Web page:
Mr Munkombwe’s candid character has earned him enemies and friends alike, and it is this kind of temperament that has seen him rise and fall at the hands of different political regimes in Zambia. In fact, during this interview at his Kabebya Farm in Choma, Mr. Munkombwe did not hesitate to deliver a withering rebuke to people who support regional politics. In an obvious reference to the United Party for National Development (UPND) leader, Hakainde Hichilema, he said there is a price to pay for such politicians.
“If you’re a regional leader you don’t go to State House,” he explained while taking long pauses in between statements as if ready to pounce. “That’s a price. So you will continue putting people into a warmer. In 2001, you lose, you put them into a warmer and they agree. Then in 2006, you lose again, you also put them into a warmer, they will continue.”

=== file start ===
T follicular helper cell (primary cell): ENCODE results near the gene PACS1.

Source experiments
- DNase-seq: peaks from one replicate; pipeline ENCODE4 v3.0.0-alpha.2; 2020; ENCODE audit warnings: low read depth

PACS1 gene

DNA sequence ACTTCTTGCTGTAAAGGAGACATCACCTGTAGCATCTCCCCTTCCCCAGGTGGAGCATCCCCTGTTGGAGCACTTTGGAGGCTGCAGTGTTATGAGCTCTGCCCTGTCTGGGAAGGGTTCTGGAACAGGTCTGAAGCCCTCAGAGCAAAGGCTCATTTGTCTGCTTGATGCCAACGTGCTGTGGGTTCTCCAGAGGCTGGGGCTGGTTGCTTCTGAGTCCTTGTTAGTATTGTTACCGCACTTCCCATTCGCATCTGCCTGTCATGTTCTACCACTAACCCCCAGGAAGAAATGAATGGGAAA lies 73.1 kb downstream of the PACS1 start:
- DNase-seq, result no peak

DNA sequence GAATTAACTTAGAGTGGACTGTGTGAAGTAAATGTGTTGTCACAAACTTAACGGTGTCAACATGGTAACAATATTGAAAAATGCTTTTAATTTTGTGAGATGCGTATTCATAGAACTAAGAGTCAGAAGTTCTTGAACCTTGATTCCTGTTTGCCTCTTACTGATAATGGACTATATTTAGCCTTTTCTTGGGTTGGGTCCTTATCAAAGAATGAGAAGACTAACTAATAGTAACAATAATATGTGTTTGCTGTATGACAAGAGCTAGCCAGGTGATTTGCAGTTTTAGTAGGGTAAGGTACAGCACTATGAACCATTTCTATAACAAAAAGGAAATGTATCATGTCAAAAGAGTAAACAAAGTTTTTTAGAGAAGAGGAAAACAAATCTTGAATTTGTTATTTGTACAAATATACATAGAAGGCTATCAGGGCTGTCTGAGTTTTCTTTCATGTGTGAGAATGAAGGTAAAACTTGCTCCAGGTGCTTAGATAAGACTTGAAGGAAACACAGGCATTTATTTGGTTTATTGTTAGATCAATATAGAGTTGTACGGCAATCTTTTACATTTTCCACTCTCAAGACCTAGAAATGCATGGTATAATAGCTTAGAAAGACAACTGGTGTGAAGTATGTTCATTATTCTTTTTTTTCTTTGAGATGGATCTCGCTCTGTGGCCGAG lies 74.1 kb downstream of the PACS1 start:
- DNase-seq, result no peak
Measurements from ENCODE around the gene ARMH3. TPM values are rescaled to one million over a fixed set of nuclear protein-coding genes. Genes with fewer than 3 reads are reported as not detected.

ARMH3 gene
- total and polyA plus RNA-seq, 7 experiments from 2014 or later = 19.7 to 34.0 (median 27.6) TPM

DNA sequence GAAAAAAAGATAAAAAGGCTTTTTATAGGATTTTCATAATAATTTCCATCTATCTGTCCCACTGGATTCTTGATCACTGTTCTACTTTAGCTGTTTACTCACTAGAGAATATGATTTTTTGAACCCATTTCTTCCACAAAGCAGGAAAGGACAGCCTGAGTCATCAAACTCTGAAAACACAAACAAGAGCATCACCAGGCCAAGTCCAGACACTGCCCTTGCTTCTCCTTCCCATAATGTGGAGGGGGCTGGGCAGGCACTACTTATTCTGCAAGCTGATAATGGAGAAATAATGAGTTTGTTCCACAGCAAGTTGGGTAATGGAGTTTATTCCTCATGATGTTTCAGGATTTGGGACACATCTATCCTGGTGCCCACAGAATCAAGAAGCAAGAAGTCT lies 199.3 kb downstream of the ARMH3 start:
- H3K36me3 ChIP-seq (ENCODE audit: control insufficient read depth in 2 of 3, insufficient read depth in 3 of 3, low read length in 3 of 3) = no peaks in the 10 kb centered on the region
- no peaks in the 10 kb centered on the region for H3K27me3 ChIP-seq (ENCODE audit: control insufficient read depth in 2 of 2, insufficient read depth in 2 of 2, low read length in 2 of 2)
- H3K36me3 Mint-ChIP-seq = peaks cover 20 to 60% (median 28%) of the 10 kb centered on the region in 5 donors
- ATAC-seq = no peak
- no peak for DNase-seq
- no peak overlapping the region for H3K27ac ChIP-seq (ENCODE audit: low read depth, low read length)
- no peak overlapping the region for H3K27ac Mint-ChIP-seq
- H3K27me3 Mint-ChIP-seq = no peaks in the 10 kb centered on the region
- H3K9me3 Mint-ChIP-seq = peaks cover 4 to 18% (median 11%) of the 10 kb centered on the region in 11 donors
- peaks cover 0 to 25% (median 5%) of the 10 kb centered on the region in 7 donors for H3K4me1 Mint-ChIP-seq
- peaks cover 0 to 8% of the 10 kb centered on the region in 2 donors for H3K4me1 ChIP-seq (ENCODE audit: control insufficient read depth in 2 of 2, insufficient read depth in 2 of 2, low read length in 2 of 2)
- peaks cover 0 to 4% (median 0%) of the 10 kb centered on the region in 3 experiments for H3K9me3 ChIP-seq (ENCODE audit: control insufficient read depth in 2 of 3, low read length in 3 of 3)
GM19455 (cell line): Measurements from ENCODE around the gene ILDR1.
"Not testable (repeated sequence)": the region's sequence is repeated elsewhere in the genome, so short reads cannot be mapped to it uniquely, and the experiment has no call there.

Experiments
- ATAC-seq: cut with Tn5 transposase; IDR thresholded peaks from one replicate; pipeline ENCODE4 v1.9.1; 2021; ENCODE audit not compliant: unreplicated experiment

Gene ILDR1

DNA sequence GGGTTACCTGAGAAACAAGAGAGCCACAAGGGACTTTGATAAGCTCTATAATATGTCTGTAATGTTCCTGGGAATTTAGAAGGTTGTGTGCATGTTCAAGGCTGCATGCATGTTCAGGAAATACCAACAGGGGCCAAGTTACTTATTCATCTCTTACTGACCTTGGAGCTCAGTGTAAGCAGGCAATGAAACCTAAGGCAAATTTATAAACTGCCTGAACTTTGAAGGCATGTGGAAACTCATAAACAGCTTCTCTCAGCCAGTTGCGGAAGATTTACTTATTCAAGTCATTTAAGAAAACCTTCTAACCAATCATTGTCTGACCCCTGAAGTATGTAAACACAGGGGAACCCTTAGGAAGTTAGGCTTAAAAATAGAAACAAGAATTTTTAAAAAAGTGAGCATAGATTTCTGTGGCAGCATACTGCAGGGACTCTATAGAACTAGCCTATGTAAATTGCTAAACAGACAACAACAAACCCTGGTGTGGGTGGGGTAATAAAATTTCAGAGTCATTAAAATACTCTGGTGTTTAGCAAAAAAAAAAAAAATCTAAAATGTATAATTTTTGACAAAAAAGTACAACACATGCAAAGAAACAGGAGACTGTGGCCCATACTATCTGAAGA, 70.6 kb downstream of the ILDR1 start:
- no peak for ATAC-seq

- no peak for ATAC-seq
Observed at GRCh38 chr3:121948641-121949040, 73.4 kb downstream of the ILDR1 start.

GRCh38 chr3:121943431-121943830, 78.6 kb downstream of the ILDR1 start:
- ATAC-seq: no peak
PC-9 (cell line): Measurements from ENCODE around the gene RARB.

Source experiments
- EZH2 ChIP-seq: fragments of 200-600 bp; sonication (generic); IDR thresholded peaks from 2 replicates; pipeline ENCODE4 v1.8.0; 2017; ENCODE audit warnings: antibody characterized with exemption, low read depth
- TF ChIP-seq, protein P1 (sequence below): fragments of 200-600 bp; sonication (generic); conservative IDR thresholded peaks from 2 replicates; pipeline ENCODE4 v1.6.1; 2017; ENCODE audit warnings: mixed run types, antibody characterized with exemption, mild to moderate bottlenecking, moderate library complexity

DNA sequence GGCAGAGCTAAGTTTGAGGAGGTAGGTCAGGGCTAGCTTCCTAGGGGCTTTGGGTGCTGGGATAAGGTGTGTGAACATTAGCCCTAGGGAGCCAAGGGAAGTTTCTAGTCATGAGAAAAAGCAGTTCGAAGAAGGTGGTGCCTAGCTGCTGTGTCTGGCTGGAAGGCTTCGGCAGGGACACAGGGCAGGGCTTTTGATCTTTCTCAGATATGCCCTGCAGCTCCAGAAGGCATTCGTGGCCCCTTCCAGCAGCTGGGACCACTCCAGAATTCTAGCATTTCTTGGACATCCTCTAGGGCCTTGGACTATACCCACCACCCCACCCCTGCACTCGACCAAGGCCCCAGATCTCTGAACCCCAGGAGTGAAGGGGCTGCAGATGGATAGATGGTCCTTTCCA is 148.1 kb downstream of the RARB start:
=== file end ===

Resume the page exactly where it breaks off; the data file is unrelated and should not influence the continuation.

He added that in politics you have to join people who are able to rule. He said this while recounting his own experience when he was in the African National Congress (ANC), led by late Harry Mwaanga Nkumbula, and which controlled southern and central Zambia.
“In Tonga, we have a saying which says “mukali uzwa mubunji” (a tough person comes from among the many). When Vernon Mwaanga, Elijah Mudenda and Mainza Chona joined UNIP, we thought they were mad. He added: “so if you want to be regional parties continue forever, but you will be a permanent member of the opposition.”